Unrequired Reading {24.11.08 to 25.11.08}

November 25, 2008

These are some of the things that have caught my atten­tion lately. It’s a more eclect­ic mix than just the news busi­ness, but then so’s life:

  • Tom Gish, a rur­al news­pa­per edit­or who made a dif­fer­ence | Howard Owens — A while back I read a book titled Man­aging News­pa­per Cor­res­pond­ents.  In the defin­i­tion of the book, a cor­res­pond­ent was a house wife or farm­er or soci­ety lady who sent in a weekly column of “loc­als” to his or her news­pa­per. This 1941 book said there were 250,000 news­pa­per cor­res­pond­ents in Amer­ica at the time. I often won­der, what happened to them all?
  • One exec’s savvy take on the news biz | Reflec­tions of a News­o­saur — “Eighty-six per­cent of the cost of the news­pa­per busi­ness is print, paper, dis­tri­bu­tion, and pro­mo­tion. That’s unten­able long-term and short-term…. If you attack the prob­lem and solve it, you then make news­pa­pers a much more eco­nom­ic advert­ising ven­ue. Right now, that infra­struc­ture sets the floor. That makes news­pa­pers uncom­pet­it­ive.”
  • Fox Ends Sat­urday-Morn­ing Car­toons | NYTimes.com — Anim­ated pap moves to cable: “Fox net­work closed down its Sat­urday morn­ing block of car­toons on Monday, and became the first major broad­cast net­work to agree to sell a part of its sched­ule to pro­du­cers of infomer­cials.

    Fox exec­ut­ives said that children’s pro­gram­ming was simply no longer viable on net­work tele­vi­sion — mainly because of com­pet­i­tion from cable chan­nels.”

  • Journalism.co.uk :: What Mey­er didn’t say: a speech ignor­ing the real short­com­ings of press self-reg­u­la­tion — “Had press self-reg­u­la­tion per­formed its role effect­ively then we would not have the incre­ment­al devel­op­ment of a pri­vacy law based on Art­icle 8 of the Human Rights Act. Had the PCC taken action in recent cases of inac­cur­ate news­pa­per cov­er­age, then we may not have yet anoth­er DCMS inquiry about press stand­ards, only 18 months after the last.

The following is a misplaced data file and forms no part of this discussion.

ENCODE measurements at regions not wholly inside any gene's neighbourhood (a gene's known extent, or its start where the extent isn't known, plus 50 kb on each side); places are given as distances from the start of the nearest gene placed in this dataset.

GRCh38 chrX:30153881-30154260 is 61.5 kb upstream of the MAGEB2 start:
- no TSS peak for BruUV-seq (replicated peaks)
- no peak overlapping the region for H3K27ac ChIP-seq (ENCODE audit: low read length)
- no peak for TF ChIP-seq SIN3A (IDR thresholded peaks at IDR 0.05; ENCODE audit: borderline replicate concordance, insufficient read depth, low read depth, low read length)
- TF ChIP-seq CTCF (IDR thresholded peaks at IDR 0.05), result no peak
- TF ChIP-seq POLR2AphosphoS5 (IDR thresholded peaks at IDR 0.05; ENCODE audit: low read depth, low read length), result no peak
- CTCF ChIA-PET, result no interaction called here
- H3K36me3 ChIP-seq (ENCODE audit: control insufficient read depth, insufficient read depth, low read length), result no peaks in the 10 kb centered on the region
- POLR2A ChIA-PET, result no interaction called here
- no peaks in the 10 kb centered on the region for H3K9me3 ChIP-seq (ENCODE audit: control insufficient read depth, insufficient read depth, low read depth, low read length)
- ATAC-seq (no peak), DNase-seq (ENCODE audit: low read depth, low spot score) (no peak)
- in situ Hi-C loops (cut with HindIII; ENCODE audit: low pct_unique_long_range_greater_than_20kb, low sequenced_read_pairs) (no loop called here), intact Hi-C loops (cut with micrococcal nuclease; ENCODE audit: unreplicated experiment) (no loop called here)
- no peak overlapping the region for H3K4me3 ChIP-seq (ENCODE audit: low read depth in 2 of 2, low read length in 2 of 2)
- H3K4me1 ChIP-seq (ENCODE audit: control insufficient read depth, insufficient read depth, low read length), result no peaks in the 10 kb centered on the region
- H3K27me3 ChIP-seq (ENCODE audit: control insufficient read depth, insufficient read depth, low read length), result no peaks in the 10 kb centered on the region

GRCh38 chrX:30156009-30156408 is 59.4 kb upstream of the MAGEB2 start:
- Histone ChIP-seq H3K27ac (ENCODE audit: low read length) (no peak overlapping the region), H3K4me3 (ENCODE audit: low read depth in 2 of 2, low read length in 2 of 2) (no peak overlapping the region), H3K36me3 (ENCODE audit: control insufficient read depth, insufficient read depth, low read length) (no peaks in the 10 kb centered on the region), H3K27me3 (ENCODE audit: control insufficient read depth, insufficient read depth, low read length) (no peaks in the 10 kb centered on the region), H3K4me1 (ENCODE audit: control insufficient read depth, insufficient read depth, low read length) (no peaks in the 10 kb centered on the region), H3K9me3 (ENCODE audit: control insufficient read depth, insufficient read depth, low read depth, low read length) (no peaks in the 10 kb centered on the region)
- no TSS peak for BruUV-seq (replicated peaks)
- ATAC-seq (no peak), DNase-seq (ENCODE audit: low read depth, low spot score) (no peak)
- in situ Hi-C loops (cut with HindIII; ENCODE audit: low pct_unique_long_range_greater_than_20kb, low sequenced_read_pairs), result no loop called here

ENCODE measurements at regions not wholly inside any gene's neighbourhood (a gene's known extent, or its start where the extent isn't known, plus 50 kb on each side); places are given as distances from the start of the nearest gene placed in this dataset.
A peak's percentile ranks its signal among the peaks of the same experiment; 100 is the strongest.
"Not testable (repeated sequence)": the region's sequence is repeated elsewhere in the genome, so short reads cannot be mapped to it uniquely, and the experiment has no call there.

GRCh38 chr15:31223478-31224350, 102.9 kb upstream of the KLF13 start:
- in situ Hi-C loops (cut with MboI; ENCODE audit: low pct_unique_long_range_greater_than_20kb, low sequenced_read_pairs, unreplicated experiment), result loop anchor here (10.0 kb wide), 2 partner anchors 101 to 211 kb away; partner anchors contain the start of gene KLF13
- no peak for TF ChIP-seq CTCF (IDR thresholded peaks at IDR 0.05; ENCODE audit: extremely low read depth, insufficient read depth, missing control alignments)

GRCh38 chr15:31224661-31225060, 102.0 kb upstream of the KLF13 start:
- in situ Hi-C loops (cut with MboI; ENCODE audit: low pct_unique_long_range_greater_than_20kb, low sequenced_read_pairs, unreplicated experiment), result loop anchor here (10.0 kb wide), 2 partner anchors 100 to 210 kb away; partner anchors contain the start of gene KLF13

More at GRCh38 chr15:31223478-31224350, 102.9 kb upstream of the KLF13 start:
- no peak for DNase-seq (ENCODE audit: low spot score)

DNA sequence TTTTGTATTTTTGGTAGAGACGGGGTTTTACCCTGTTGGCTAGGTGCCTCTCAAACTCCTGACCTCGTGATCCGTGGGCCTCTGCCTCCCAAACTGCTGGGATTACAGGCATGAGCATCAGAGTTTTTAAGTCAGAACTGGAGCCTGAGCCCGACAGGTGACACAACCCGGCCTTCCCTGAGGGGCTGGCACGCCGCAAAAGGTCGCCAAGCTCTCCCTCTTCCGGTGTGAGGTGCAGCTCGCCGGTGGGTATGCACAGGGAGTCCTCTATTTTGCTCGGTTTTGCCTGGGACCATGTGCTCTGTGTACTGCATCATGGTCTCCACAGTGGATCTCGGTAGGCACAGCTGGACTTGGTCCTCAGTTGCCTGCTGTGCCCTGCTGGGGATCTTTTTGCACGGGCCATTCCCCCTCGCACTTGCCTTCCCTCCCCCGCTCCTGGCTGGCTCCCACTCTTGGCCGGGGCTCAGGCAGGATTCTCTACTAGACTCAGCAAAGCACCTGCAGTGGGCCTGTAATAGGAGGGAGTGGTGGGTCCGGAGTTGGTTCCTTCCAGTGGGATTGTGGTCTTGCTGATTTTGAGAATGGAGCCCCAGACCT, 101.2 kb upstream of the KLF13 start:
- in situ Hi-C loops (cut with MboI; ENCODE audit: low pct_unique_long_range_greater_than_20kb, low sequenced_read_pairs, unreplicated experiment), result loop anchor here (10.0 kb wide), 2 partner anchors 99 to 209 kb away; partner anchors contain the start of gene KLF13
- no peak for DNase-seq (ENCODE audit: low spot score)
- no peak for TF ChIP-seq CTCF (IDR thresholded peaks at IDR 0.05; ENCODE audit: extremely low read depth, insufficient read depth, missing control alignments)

Even now the PCC has not examined the press’ cov­er­age of the dis­ap­pear­ance of Madeleine McCann.”

  • Media futures: where’s the crit­ic­al think­ing? | Howard Weaver — Seth God­in, mar­keter — meet Howard Weaver, edit­or.
  • News­pa­pers Seek New Busi­ness Plan — ArkansasBusiness.com — “It’s not that Huss­man hates the Inter­net; he just hasn’t found a mod­el for mon­et­iz­ing the medi­um as effect­ively as a print product, he said.

    An advert­iser want­ing space in a Wehco paper might pay between $20 and $40 per 1,000 cop­ies, depend­ing on the ad, Huss­man said. A com­par­able ban­ner or pop-up ad on the Inter­net gen­er­ates less than $1 per 1,000 page views, Huss­man said.

    The prob­lem is not traffic. You get mil­lions of people who go to look at news­pa­per Web sites every day,” Huss­man said. “The prob­lem is the fact that you can’t get $1 a thou­sand for it because there are mil­lions of people out there selling that advert­ising. So there’s an over­sup­ply of sellers, which drives down the price, and it’s not effect­ive, so people don’t want to pay for it.”

  • Blog­ging at a Snail’s Pace | NYTimes.com — Mr. Siel­ing, the writer of the Slow Blog Mani­festo, gave up his per­son­al blog because he felt no one was read­ing it. “I called it the Robin­son Cru­soe feel­ing of blog­ging,” he said by e-mail, “and I think it’s com­mon.”
  • A scen­ario for news | BuzzMa­chine — “The essen­tial func­tions of journ­al­ism — report­ing, watch­ing, shar­ing, answer­ing, explain­ing — and its ver­it­ies — fac­tu­al­ness, com­plete­ness, fair­ness, timeli­ness, rel­ev­ance — are etern­al, but the means of per­form­ing them are mul­tiply­ing mag­ni­fi­cently. That is why I so enjoy teach­ing journ­al­ism, because we need no longer pick a medi­um and its tools for a career but can select them every time we need to tell a story — and because journ­al­ism is no longer about pre­ser­va­tion (it nev­er should have been) but is instead about change and growth.

    Could journ­al­ism die? Yes, but I have faith and optim­ism that it will sur­vive, evolve, and grow. I believe there will be a grow­ing mar­ket demand for journ­al­ism; I know there is a grow­ing need.”

  • Journ­al­ists and the inform­a­tion-atten­tion mar­kets: Towards an eco­nom­ic the­ory of journ­al­ism, Fen­gler and Ruß-Mohl 9 (6): 667 | Journ­al­ism — In this art­icle we sug­gest eco­nom­ic the­ory (spe­cific­ally ration­al choice the­ory) as a prom­ising approach to ana­lyze the dra­mat­ic changes journ­al­ism is cur­rently going through.

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